Bill Hurst

        Comment


        • #5
          lots of lines seem to be dying out

          When it comes to American Caucasian lines, lots of their lines are dying out, do to nobody wants to raise kids anymore. My maternal line is dead end in my immediate family; and I don't know how many distant relatives with my mtDNA haplotype are continuing the line.

          U5b2 & R1a1

          Comment


          • #6
            ya never know

            I am S29/U198. One of the last places you would expect to find it is Cornwall, but there it was and my great grandfather had 11 sons and his father had 3 and his father 6 ... and on my mt DNA, who would have thunk a guy whose 14 closest matches are 2 Italians, a German, and 7 people from an island at the Western edge of the Atlantic with no one in between. To do a terrible thing to Jurassic Park, life will find a way.

            Comment


            • #7
              as for Americans...

              I hope some of my strategic distant relatives are Mormons. That way, the mtDNA haplotype might have a long term chance.

              U5b2

              Comment


              • #8
                apparantly

                sending them to Cornwall has the same impact. I wonder if it is something to do with the Atlantic conveyer belt.

                Comment


                • #9
                  link to Ice Man report

                  Here is a link to the above mentioned report (scroll down):

                  http://dienekes.blogspot.com/

                  Cheers!

                  Comment


                  • #10
                    Originally posted by PDHOTLEN
                    I hope some of my strategic distant relatives are Mormons. That way, the mtDNA haplotype might have a long term chance.

                    U5b2
                    trust me! my cousins and aunts .OH yes they got it handled ! and we don't have to be Mormons to do it!
                    we mostly have girls anyway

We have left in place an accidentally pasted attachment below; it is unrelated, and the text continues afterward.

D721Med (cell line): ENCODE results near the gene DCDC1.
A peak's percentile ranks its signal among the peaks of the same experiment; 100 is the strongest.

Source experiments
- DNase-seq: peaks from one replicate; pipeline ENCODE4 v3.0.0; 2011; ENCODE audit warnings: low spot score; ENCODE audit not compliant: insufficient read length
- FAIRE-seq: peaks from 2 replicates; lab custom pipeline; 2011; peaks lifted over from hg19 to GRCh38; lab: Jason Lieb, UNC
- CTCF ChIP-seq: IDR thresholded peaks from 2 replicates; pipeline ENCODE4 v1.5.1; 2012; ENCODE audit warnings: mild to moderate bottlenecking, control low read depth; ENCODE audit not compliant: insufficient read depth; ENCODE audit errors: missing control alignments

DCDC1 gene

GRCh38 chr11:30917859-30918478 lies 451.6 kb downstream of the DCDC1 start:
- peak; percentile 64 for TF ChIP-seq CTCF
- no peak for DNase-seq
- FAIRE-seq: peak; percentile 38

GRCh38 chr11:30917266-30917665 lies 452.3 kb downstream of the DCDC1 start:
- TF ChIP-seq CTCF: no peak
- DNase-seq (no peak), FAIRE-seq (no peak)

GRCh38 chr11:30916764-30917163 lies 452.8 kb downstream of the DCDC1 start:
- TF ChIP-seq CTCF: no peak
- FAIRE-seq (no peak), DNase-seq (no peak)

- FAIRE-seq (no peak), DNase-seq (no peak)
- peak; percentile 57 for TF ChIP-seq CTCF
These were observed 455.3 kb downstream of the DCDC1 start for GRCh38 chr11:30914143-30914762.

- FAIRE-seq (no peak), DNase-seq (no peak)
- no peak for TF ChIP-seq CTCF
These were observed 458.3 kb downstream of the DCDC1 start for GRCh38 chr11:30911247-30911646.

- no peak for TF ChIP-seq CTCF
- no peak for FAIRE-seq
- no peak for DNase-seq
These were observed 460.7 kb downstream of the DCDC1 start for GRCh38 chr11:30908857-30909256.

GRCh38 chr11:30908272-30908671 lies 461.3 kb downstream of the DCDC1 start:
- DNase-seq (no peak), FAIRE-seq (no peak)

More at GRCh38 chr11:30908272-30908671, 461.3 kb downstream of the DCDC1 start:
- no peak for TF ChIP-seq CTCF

now keeping the few boys alive and in one piece into adulthood happens to be a big issue!
                    but having girl babies , who have girl babies around ... that is not an issue.. now it is slowing down lately! because we are mostly only have two or three kids now days . and no it is not like my great grandma and her sisters who had 5 to 7 kids , mostly girls, I got Loads of female cousins.. . but now days we are at least keeping pace with national averages or better.
                    matter of fact my daughter thinks she is having a girl this time.. we will see in a few more months when they do an ultrasound.
                    just what this world needs lots more amazon women..


                    , now my dads branch of his surname died with my generation, my dad had two girls and his half brother had 7 girls also, then . adopted a boy to "carry on the name" and he was gay, so that didn't work. so dads close branch of that surname is gone, Y dna branch is gone I think and it is kind of a rarer Y type compared to others . he is a, G an undefined subgroup.
                    and everyone with that surname around the world is a relation. and so yes thank goodness some of those males are Mormons! but my dads branch has died out. I think I Have to go back up three or four generations to a branch or two that are Mormons.

                    well if get my dads Y line and a close to My mtdna line which looks like may have happened in history around the Scythians
                    and on sardinia now days, they are both there too.. if they get together too much and they really can have a Amazon tribe.. nothing but girls born.
                    Last edited by purple flowers; 31 October 2008, 11:56 PM.

                    Comment


                    • #11
                      Otzi

                      some good links

                      http://www.mummytombs.com/mummylocat...tured/otzi.htm

                      Comment

                      Working...
                      X